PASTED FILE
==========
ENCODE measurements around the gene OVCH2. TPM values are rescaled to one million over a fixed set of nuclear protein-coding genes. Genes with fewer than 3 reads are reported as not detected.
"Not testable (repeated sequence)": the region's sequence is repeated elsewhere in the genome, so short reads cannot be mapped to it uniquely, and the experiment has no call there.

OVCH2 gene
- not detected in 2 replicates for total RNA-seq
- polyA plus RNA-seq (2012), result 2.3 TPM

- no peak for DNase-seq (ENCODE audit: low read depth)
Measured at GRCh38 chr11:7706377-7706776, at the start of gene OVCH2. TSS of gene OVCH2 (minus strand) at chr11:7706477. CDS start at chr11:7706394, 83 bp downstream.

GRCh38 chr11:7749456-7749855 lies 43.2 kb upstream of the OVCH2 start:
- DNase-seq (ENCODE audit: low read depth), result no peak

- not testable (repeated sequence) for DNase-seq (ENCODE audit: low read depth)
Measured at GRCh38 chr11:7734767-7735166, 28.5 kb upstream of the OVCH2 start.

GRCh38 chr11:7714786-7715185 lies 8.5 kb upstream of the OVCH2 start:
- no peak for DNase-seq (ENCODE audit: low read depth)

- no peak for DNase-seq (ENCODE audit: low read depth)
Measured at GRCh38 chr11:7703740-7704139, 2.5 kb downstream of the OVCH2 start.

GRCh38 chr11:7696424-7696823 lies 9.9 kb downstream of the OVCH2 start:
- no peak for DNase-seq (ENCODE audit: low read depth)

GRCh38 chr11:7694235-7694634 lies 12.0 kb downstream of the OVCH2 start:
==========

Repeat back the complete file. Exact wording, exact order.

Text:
ENCODE measurements around the gene OVCH2. TPM values are rescaled to one million over a fixed set of nuclear protein-coding genes. Genes with fewer than 3 reads are reported as not detected.
"Not testable (repeated sequence)": the region's sequence is repeated elsewhere in the genome, so short reads cannot be mapped to it uniquely, and the experiment has no call there.

OVCH2 gene
- not detected in 2 replicates for total RNA-seq
- polyA plus RNA-seq (2012), result 2.3 TPM

- no peak for DNase-seq (ENCODE audit: low read depth)
Measured at GRCh38 chr11:7706377-7706776, at the start of gene OVCH2. TSS of gene OVCH2 (minus strand) at chr11:7706477. CDS start at chr11:7706394, 83 bp downstream.

GRCh38 chr11:7749456-7749855 lies 43.2 kb upstream of the OVCH2 start:
- DNase-seq (ENCODE audit: low read depth), result no peak

- not testable (repeated sequence) for DNase-seq (ENCODE audit: low read depth)
Measured at GRCh38 chr11:7734767-7735166, 28.5 kb upstream of the OVCH2 start.

GRCh38 chr11:7714786-7715185 lies 8.5 kb upstream of the OVCH2 start:
- no peak for DNase-seq (ENCODE audit: low read depth)

- no peak for DNase-seq (ENCODE audit: low read depth)
Measured at GRCh38 chr11:7703740-7704139, 2.5 kb downstream of the OVCH2 start.

GRCh38 chr11:7696424-7696823 lies 9.9 kb downstream of the OVCH2 start:
- no peak for DNase-seq (ENCODE audit: low read depth)

GRCh38 chr11:7694235-7694634 lies 12.0 kb downstream of the OVCH2 start: